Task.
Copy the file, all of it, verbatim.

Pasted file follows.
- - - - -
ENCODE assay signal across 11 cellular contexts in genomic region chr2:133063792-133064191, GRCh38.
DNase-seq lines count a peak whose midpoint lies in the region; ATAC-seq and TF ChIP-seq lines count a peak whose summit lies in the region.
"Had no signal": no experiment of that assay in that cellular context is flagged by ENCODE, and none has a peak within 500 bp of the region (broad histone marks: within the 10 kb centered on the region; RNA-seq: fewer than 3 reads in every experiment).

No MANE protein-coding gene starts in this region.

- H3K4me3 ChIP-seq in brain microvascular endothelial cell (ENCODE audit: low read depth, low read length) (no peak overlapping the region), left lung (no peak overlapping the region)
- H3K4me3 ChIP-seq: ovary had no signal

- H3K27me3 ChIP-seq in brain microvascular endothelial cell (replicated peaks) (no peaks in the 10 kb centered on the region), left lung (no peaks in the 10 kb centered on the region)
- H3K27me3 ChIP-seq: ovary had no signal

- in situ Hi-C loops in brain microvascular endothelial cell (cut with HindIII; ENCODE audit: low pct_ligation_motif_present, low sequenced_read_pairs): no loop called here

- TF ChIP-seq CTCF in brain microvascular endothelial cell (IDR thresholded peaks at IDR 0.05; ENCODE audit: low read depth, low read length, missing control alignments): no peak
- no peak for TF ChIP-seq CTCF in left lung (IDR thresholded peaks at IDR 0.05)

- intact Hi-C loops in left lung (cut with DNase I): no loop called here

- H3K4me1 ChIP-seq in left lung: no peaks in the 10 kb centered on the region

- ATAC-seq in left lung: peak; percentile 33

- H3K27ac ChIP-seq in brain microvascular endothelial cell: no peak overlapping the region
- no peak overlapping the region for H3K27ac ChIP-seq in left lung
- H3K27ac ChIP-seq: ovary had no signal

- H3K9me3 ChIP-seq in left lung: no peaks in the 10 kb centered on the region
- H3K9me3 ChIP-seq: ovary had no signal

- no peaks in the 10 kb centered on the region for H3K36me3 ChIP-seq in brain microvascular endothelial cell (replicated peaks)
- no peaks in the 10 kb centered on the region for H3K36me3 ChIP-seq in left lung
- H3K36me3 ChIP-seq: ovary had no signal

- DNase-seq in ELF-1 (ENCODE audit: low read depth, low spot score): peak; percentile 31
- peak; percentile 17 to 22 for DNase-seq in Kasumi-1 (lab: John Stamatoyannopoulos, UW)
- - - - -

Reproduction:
ENCODE assay signal across 11 cellular contexts in genomic region chr2:133063792-133064191, GRCh38.
DNase-seq lines count a peak whose midpoint lies in the region; ATAC-seq and TF ChIP-seq lines count a peak whose summit lies in the region.
"Had no signal": no experiment of that assay in that cellular context is flagged by ENCODE, and none has a peak within 500 bp of the region (broad histone marks: within the 10 kb centered on the region; RNA-seq: fewer than 3 reads in every experiment).

No MANE protein-coding gene starts in this region.

- H3K4me3 ChIP-seq in brain microvascular endothelial cell (ENCODE audit: low read depth, low read length) (no peak overlapping the region), left lung (no peak overlapping the region)
- H3K4me3 ChIP-seq: ovary had no signal

- H3K27me3 ChIP-seq in brain microvascular endothelial cell (replicated peaks) (no peaks in the 10 kb centered on the region), left lung (no peaks in the 10 kb centered on the region)
- H3K27me3 ChIP-seq: ovary had no signal

- in situ Hi-C loops in brain microvascular endothelial cell (cut with HindIII; ENCODE audit: low pct_ligation_motif_present, low sequenced_read_pairs): no loop called here

- TF ChIP-seq CTCF in brain microvascular endothelial cell (IDR thresholded peaks at IDR 0.05; ENCODE audit: low read depth, low read length, missing control alignments): no peak
- no peak for TF ChIP-seq CTCF in left lung (IDR thresholded peaks at IDR 0.05)

- intact Hi-C loops in left lung (cut with DNase I): no loop called here

- H3K4me1 ChIP-seq in left lung: no peaks in the 10 kb centered on the region

- ATAC-seq in left lung: peak; percentile 33

- H3K27ac ChIP-seq in brain microvascular endothelial cell: no peak overlapping the region
- no peak overlapping the region for H3K27ac ChIP-seq in left lung
- H3K27ac ChIP-seq: ovary had no signal

- H3K9me3 ChIP-seq in left lung: no peaks in the 10 kb centered on the region
- H3K9me3 ChIP-seq: ovary had no signal

- no peaks in the 10 kb centered on the region for H3K36me3 ChIP-seq in brain microvascular endothelial cell (replicated peaks)
- no peaks in the 10 kb centered on the region for H3K36me3 ChIP-seq in left lung
- H3K36me3 ChIP-seq: ovary had no signal

- DNase-seq in ELF-1 (ENCODE audit: low read depth, low spot score): peak; percentile 31
- peak; percentile 17 to 22 for DNase-seq in Kasumi-1 (lab: John Stamatoyannopoulos, UW)